HRC Report Shows More Companies Supporting LGBTQ Employees

An LGBTQ activist takes a selfie with police in the street outside the U.S. Supreme Court as it hears arguments in a major LGBT rights case in Washington
An individual stands up for queer workers outside of the Supreme Court in October of 2019 as the court heard arguments in LGBTQ employment cases.
Reuters/Jonathan Ernst

More businesses are vowing to support LGBTQ employees than ever before.

Findings from the Human Rights Campaign Foundation’s 2021 Corporate Equality Index (CEI), a measure of LGBTQ workplace equality, reveals 767 out of 1,142 businesses surveyed received a top score of 100 and are now designated as the “Best Place to Work for LGBTQ Equality.”

The report is the first since the Supreme Court ruled last year that LGBTQ workers are protected under Title VII of the 1964 Civil Rights Act.

Last year, 686 workplaces received this exact score, which is a jump of nearly 12 percent. The latest numbers show growing corporate support for LGBTQ workers and represent a whopping 13 million workers nationwide and globally. This year’s numbers mark a big step toward improving the lives of LGBTQ employees.

Alphonso David, the Human Rights Campaign president, said these changes occurred amid the COVID-19 pandemic and during the nation’s reckoning with racial injustice.

“Yet, many businesses across the nation stepped up and continued to prioritize and champion LGBTQ equality,” David said in a written statement.”The progress made since the CEI’s inception is truly astounding and proves these initiatives have a deep impact on the day-to-day lives of LGBTQ workers.”

According to the report, more businesses are prioritizing LGBTQ people in almost every area of the workplace, including explicit protections in workplace manuals, domestic partner benefits, workplace diversity training, and culture, as well as vowing to support LGBTQ legislation and policies.

Ninety-four percent of Fortune 500 companies and 99.7 percent of all businesses considered in this report include gender identity in their non-discrimination policies. About 0.3 percent of businesses do not provide these protections, the report shows. Sexual orientation is clearly protected in 458 Fortune 500 companies; 448 include gender identity. The report notes that 893 companies provide benefits for same and different gender spouses and partners.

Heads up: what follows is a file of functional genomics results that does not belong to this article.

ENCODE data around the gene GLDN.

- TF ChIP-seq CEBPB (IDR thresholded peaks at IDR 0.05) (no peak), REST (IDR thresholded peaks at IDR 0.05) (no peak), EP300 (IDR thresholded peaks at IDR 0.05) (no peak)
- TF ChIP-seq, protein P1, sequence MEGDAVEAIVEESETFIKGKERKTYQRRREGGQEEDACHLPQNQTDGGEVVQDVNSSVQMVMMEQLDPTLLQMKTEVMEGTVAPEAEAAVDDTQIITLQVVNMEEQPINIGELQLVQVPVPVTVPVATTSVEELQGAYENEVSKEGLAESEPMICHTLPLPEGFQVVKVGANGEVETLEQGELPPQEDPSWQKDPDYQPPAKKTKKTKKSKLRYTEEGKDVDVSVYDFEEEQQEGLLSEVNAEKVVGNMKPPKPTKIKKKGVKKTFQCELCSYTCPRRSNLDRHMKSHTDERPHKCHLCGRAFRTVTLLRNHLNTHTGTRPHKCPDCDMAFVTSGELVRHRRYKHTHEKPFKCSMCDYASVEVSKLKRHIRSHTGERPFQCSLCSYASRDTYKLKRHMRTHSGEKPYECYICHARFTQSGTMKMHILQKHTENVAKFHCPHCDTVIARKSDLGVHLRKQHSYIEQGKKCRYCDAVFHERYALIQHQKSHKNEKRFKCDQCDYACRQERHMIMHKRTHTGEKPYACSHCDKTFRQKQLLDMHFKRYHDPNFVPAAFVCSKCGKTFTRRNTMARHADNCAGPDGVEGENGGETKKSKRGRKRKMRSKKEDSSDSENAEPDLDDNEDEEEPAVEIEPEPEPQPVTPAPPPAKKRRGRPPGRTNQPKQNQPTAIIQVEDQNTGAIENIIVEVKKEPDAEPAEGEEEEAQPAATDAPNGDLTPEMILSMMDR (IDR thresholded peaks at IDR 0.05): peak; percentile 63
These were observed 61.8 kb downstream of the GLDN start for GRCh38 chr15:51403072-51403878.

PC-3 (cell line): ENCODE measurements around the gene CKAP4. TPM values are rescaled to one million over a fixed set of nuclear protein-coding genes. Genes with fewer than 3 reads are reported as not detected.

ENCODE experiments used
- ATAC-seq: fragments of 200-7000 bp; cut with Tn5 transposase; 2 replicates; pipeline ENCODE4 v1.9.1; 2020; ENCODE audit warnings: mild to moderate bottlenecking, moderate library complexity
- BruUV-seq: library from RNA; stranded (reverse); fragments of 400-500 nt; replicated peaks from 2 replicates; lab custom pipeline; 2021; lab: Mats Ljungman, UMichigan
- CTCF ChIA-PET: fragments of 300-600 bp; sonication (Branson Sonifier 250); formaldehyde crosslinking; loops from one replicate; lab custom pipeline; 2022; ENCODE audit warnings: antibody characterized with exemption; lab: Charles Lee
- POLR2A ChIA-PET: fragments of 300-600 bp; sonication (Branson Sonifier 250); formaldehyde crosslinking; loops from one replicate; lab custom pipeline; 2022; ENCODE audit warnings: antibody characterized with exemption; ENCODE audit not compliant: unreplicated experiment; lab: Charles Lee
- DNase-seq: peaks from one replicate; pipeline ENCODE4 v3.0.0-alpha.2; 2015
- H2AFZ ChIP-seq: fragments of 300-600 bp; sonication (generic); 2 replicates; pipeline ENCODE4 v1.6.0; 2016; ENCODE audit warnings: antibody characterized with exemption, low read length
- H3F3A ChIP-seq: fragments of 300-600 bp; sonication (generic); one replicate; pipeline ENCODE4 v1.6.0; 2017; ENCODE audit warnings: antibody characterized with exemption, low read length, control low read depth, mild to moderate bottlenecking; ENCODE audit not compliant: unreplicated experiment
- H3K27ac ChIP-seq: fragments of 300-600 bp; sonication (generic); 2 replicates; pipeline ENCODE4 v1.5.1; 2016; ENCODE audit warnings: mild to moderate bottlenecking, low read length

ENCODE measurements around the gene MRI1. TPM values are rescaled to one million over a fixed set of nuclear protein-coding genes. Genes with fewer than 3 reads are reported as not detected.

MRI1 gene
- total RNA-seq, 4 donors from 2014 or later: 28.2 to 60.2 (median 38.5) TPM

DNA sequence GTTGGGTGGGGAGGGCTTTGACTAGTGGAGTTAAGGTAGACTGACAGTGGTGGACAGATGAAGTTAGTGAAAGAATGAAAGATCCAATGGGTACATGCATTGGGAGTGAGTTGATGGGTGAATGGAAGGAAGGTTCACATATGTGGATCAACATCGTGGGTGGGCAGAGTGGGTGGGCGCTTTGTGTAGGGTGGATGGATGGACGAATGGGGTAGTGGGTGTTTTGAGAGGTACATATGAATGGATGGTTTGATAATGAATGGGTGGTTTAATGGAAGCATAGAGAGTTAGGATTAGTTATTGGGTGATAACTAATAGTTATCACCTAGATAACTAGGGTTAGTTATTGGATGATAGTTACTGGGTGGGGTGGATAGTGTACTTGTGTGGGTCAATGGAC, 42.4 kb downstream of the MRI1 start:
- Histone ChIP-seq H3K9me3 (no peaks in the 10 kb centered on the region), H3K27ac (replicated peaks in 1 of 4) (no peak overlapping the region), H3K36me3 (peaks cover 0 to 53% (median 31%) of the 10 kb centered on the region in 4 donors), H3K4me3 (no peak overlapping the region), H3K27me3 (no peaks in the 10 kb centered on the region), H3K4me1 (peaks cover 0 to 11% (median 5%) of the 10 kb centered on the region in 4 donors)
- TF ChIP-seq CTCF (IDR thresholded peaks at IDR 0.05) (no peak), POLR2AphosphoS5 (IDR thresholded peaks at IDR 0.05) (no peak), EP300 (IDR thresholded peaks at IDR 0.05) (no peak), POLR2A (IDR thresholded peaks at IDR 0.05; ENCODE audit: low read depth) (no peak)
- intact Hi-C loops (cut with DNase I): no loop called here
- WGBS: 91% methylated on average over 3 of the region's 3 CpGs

Additionally, the report found a growing number of businesses are providing healthcare benefits for transgender employees. Seventy-one percent of Fortune 500 companies and 91 percent of all CEI-rated businesses offer trans-inclusive health insurance coverage. This was a stark difference from 2002 when no companies provided gender-affirming coverage to trans employees.

“Many employers have begun to address health insurance coverage for transgender individuals comprehensively, and most have experienced insignificant or no premium increases as a result,” the report noted.

However, just over half of the companies surveyed have implemented transition guidelines to support trans employees. Employers often support newly out trans workers by including gender-inclusive restrooms, removing discriminatory dress codes, and updating worker documents or IDs.

Plus, employers are standing up for LGBTQ rights outside of work. More than 300 companies support the Equality Act, a federal bill amending Title VII of the 1964 Civil Rights Act to ban discrimination against LGBTQ people in housing, employment, healthcare, education, and other areas of public life.

To calculate the findings, researchers compiled the businesses’ non-discrimination guidelines and examined workplace culture. Benefits that were evaluated included LGBTQ workers and their families, as well as their corporate support of LGBTQ policies.

While these statistics highlight progress for LGBTQ workers, it does not provide a full picture of the workplace conditions impacting queer and trans people. Lower-income LGBTQ people and those employed as sex workers face significant barriers and disparities compared to others.

The group suggests these findings illustrate just a small part of LGBTQ workplace inclusion.

“Diversity and inclusion policies and practices advanced through tools like the CEI are critical, but meaningful change requires breathing life into these policies in real and tangible ways, so that LGBTQ employees are truly seen, valued, and respected not only at work, but in every aspect of life,” David said.

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